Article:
Optimizing a Windows 10 VM for PowerBI

If you run powerBI in a VM, and you’re working with a large dataset, there are a couple of optimizations you may want to consider.  The tabular database within PowerBI is an in memory database, and it can be computationally and memory intensive.  Here’s a simple list of things that will speed up your VM.  I’m using VMware Fusion 8.5.

If you’re running VMware on OSX, check your boot args

I found that some users experienced better performance in OSX El Cap (10.10) if they turned on the kernel boot argument for debug logging.   I found that suggestion here.  However, I found that turning on debugging actually slowed things down in OSX.

Turn on debugging with:sudo nvram boot-args=debug=0x10

Turn off debugging with:sudo nvram boot-args=debug=””

To see that it’s taken effect:

nvram -p | grep boot-args

You’ll have to reboot for these changes to take effect.   Here are some more details on boot options in OSX.  It seems that the guest will run more quickly if all debugging is turned off.

VM was taking a long time to shutdown

I found that VM overhead was changed a little if I forced OSX to leave the guests memory alone.

  • MemTrimRate = “0” – Disable scale down of memory allocation
  • mainMem.useNamedFile = “FALSE” – VMware fusion will open a file for the memory of the VM that’s running, such that it can write to the file should you suspend it.  Setting useNamedFile to FALSE removed that option.
  • mainMem.backing = “swap”
  • sched.mem.pshare.enable = “FALSE” – Disable page sharing
  • MemAllowAutoScaleDown = “FALSE”
  • prefvmx.useRecommendedLockedMemSize = “TRUE”

Preallocate your VM’s disk and make sure there are no Snapshots

Be sure to allocate your VM’s disk upon creation.  This reduces the need for your VM to consume cycles managing the disk size.  Also be sure that you’ve turned off snapshots and backups, as that will add significant overhead.

Turn off Windows prefetch.

Windows prefetch is a service that runs in the background and tries to predict what you’ll need in memory, and prefetches it from disk.  Since we’re really only using one application (powerBI), this background service only consumes resources and contributes some CPU utilization in the background.  It runs as a service, and can simply be disabled.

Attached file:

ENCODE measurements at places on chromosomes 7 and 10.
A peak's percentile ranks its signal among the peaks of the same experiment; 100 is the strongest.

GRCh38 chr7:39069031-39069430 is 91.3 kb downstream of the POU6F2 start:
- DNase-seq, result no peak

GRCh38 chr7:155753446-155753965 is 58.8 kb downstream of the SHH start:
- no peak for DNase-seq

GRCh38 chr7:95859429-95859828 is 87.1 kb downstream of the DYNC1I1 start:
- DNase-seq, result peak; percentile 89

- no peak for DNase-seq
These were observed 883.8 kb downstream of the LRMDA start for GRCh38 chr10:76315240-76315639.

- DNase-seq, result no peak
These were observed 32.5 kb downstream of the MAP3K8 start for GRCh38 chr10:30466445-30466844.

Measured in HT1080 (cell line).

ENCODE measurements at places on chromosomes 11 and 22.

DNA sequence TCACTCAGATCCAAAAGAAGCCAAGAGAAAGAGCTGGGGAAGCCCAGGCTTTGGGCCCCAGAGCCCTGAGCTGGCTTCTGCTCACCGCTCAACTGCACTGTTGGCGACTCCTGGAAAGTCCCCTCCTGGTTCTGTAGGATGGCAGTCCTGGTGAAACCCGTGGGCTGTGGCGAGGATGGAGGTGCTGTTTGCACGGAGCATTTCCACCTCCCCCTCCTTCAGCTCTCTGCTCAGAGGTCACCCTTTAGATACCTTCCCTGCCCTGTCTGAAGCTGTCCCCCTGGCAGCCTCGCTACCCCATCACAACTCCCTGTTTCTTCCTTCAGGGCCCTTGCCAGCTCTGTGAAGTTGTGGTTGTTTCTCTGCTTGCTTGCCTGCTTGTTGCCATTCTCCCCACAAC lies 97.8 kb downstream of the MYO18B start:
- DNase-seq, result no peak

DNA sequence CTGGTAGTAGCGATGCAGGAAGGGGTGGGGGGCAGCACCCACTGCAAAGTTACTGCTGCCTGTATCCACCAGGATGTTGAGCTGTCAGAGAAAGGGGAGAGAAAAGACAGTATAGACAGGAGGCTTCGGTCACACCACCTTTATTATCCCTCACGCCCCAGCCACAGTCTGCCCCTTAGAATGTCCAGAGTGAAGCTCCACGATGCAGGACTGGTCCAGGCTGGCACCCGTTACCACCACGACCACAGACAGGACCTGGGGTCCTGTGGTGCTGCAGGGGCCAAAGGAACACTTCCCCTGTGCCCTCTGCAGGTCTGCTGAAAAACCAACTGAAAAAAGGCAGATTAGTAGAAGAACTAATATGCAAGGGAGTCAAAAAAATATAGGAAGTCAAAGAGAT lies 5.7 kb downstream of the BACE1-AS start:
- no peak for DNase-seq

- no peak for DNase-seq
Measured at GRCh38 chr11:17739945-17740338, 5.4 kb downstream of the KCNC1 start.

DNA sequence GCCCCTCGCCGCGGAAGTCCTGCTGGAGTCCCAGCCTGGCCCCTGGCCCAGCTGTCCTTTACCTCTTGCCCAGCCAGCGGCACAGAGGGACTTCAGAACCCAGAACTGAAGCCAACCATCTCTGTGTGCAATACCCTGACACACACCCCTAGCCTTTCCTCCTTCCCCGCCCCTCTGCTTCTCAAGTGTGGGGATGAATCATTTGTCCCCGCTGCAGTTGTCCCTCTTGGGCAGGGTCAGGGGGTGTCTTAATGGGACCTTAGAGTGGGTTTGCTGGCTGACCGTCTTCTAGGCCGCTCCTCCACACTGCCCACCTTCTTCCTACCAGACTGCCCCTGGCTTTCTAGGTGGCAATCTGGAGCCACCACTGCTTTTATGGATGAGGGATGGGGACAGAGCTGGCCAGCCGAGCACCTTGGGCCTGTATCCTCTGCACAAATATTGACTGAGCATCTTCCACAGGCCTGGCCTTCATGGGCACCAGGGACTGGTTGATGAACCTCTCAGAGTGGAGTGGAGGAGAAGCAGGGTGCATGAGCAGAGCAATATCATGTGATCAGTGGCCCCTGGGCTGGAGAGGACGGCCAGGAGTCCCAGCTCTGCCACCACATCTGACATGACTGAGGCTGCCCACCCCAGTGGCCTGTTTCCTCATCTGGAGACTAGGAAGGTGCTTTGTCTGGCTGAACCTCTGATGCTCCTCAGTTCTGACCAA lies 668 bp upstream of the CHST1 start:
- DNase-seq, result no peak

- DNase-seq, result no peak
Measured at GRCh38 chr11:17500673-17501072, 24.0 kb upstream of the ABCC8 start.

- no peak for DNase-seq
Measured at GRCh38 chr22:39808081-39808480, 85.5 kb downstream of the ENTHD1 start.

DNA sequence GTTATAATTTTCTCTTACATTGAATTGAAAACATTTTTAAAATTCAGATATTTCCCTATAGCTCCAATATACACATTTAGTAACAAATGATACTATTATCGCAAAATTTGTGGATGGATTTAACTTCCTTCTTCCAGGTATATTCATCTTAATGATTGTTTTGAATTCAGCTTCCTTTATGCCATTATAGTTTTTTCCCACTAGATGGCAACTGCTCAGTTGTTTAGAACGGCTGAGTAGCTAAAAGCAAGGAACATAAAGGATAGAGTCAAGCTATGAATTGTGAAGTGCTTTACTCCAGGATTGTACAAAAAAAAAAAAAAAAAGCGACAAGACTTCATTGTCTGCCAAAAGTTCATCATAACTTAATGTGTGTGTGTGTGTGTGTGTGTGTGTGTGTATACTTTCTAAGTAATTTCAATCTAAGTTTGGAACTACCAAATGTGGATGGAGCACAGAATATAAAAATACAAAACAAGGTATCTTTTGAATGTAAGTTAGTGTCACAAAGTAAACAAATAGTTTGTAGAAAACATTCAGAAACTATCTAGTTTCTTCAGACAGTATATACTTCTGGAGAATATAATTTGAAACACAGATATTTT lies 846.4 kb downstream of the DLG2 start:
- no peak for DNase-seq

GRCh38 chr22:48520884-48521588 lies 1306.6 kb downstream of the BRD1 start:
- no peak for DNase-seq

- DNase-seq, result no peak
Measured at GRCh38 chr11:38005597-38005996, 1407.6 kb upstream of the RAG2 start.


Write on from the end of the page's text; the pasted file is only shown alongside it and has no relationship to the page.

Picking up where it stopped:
Adjust for best performance.

Turn off all the pretty things and set Windows to “performance”

Manually set Paging file size.

Under Advanced System Settings->Performance options->Virtual Memory, turn off the default “Automatically manage paging file size for all drives”.  Set it manually to the size recommended or larger.  Make sure to hit the “Set” button to persist.  I’ve found that when dealing with a large dataset that consumes a lot of memory, the windows kernel may page out to the file and seems to spend a lot of resources managing that file after the memory has been de-allocated.

Disable Windows Defender

Windows defender has a habit of firing up right when the VM is maxed out with a large powerBI file.  If you disable it in the services, it will automatically turn itself back on.  The only way to really disable it is to find it in the group policy.  Run gpedit.msc in the run window and navigate to Administrative Templates -> Windows Components -> Windows Defender Antivirus, and enable the “Turn off windows defender antivirus” flag.

Turn off VMWare sharing.

This may or may not matter.  If there is process running in the background scanning files (read windows defender), removing access to all of the local files may help.  It may not make any difference, but it’s worth doing everything on the local disk within your VM.

If you’re a VMware fusion poweruser and want to find ways to further optimize your VM, you can find the details here.

 

Far better an approximate answer to the right question, which is often vague, than the exact answer to the wrong question, which can always be made precise. -John Tukey
The plural of anecdote is not data. - John Myles White

Recent Posts

RSS PowerBI blog

  • End-User Filtered Export capabilities now available February 13, 2019
    For the third straight week, we’re delivering on the item I’ve heard more end-user feedback around than any other we’d promised to deliver in the October blogpost.  At long last, you and your users will be able to export their Power BI reports to either PDF or PowerPoint and have their selections on the screen […]
  • Incremental refresh & query folding February 13, 2019
    As part of our strategy to converge enterprise and self-service BI on Power BI as a single platform, we announced the public preview of incremental refresh last summer. While there is still more work to be done to get it to general availability, we have seen strong uptake of incremental refresh. Incremental refresh is a […]
  • Microsoft a Leader in Gartner’s Magic Quadrant for Analytics and BI Platforms for 12 consecutive years February 13, 2019
      We’re very grateful to our customers, our community members, and our partners for making Power BI what it is today.   Thank you.   The Power BI Team       Get the 2019 Gartner’s Magic Quadrant for Analytics and Business Intelligence Platforms report* to learn more.             *This graphic […]